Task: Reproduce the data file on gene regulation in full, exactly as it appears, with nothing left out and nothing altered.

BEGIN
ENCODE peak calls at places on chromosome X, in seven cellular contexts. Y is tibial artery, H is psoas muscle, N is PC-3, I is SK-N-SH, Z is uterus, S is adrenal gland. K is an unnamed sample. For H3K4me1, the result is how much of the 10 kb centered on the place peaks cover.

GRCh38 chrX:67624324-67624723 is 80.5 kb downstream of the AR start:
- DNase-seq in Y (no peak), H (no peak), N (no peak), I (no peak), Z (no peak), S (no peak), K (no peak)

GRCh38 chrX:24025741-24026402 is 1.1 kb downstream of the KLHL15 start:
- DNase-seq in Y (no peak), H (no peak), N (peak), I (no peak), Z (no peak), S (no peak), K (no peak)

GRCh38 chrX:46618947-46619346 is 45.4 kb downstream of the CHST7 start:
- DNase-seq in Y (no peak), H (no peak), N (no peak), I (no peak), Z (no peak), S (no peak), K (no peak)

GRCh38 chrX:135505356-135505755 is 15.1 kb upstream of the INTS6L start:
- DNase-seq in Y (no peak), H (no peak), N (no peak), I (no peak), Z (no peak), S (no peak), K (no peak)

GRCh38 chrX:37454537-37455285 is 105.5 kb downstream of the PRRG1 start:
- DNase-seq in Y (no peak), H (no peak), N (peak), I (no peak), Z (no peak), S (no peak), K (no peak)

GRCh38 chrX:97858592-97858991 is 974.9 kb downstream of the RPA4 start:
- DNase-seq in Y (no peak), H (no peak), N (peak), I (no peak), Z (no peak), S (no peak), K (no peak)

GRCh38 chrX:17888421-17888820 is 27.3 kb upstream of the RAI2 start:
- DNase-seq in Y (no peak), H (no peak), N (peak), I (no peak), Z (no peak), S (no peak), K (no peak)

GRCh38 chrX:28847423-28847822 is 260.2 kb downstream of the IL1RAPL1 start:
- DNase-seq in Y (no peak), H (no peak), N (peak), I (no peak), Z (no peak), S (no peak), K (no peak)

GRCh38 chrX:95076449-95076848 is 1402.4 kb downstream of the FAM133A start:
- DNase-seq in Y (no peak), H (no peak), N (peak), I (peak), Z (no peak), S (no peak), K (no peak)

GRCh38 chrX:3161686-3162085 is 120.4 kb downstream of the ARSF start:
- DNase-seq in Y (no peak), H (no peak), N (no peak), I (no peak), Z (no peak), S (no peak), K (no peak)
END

ENCODE peak calls at places on chromosome X, in seven cellular contexts. Y is tibial artery, H is psoas muscle, N is PC-3, I is SK-N-SH, Z is uterus, S is adrenal gland. K is an unnamed sample. For H3K4me1, the result is how much of the 10 kb centered on the place peaks cover.

GRCh38 chrX:67624324-67624723 is 80.5 kb downstream of the AR start:
- DNase-seq in Y (no peak), H (no peak), N (no peak), I (no peak), Z (no peak), S (no peak), K (no peak)

GRCh38 chrX:24025741-24026402 is 1.1 kb downstream of the KLHL15 start:
- DNase-seq in Y (no peak), H (no peak), N (peak), I (no peak), Z (no peak), S (no peak), K (no peak)

GRCh38 chrX:46618947-46619346 is 45.4 kb downstream of the CHST7 start:
- DNase-seq in Y (no peak), H (no peak), N (no peak), I (no peak), Z (no peak), S (no peak), K (no peak)

GRCh38 chrX:135505356-135505755 is 15.1 kb upstream of the INTS6L start:
- DNase-seq in Y (no peak), H (no peak), N (no peak), I (no peak), Z (no peak), S (no peak), K (no peak)

GRCh38 chrX:37454537-37455285 is 105.5 kb downstream of the PRRG1 start:
- DNase-seq in Y (no peak), H (no peak), N (peak), I (no peak), Z (no peak), S (no peak), K (no peak)

GRCh38 chrX:97858592-97858991 is 974.9 kb downstream of the RPA4 start:
- DNase-seq in Y (no peak), H (no peak), N (peak), I (no peak), Z (no peak), S (no peak), K (no peak)

GRCh38 chrX:17888421-17888820 is 27.3 kb upstream of the RAI2 start:
- DNase-seq in Y (no peak), H (no peak), N (peak), I (no peak), Z (no peak), S (no peak), K (no peak)

GRCh38 chrX:28847423-28847822 is 260.2 kb downstream of the IL1RAPL1 start:
- DNase-seq in Y (no peak), H (no peak), N (peak), I (no peak), Z (no peak), S (no peak), K (no peak)

GRCh38 chrX:95076449-95076848 is 1402.4 kb downstream of the FAM133A start:
- DNase-seq in Y (no peak), H (no peak), N (peak), I (peak), Z (no peak), S (no peak), K (no peak)

GRCh38 chrX:3161686-3162085 is 120.4 kb downstream of the ARSF start:
- DNase-seq in Y (no peak), H (no peak), N (no peak), I (no peak), Z (no peak), S (no peak), K (no peak)